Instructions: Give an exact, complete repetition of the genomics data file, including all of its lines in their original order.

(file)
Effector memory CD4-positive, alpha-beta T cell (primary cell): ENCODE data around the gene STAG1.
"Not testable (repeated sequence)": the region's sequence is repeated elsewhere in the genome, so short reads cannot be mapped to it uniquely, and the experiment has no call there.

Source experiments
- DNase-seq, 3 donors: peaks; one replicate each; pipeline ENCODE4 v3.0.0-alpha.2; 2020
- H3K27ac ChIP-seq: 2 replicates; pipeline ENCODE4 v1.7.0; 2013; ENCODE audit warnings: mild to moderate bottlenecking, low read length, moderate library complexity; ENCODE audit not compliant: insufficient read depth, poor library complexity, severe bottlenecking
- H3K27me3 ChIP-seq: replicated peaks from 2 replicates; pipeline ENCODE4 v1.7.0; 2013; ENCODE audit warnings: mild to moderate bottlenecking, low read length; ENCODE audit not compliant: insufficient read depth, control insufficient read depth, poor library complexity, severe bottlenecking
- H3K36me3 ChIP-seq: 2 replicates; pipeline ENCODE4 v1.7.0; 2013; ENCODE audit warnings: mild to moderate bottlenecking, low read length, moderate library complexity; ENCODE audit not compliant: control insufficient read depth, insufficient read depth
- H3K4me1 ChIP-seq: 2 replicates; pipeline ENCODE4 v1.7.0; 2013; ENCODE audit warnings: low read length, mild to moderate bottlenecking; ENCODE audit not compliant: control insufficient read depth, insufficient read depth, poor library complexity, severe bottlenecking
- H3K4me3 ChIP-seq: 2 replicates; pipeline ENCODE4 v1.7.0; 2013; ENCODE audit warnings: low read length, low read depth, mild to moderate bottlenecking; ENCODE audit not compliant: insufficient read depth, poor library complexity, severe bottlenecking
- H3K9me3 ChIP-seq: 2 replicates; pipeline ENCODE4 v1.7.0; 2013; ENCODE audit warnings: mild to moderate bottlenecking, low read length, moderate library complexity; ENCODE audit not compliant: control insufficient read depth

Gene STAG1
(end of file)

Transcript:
Effector memory CD4-positive, alpha-beta T cell (primary cell): ENCODE data around the gene STAG1.
"Not testable (repeated sequence)": the region's sequence is repeated elsewhere in the genome, so short reads cannot be mapped to it uniquely, and the experiment has no call there.

Source experiments
- DNase-seq, 3 donors: peaks; one replicate each; pipeline ENCODE4 v3.0.0-alpha.2; 2020
- H3K27ac ChIP-seq: 2 replicates; pipeline ENCODE4 v1.7.0; 2013; ENCODE audit warnings: mild to moderate bottlenecking, low read length, moderate library complexity; ENCODE audit not compliant: insufficient read depth, poor library complexity, severe bottlenecking
- H3K27me3 ChIP-seq: replicated peaks from 2 replicates; pipeline ENCODE4 v1.7.0; 2013; ENCODE audit warnings: mild to moderate bottlenecking, low read length; ENCODE audit not compliant: insufficient read depth, control insufficient read depth, poor library complexity, severe bottlenecking
- H3K36me3 ChIP-seq: 2 replicates; pipeline ENCODE4 v1.7.0; 2013; ENCODE audit warnings: mild to moderate bottlenecking, low read length, moderate library complexity; ENCODE audit not compliant: control insufficient read depth, insufficient read depth
- H3K4me1 ChIP-seq: 2 replicates; pipeline ENCODE4 v1.7.0; 2013; ENCODE audit warnings: low read length, mild to moderate bottlenecking; ENCODE audit not compliant: control insufficient read depth, insufficient read depth, poor library complexity, severe bottlenecking
- H3K4me3 ChIP-seq: 2 replicates; pipeline ENCODE4 v1.7.0; 2013; ENCODE audit warnings: low read length, low read depth, mild to moderate bottlenecking; ENCODE audit not compliant: insufficient read depth, poor library complexity, severe bottlenecking
- H3K9me3 ChIP-seq: 2 replicates; pipeline ENCODE4 v1.7.0; 2013; ENCODE audit warnings: mild to moderate bottlenecking, low read length, moderate library complexity; ENCODE audit not compliant: control insufficient read depth

Gene STAG1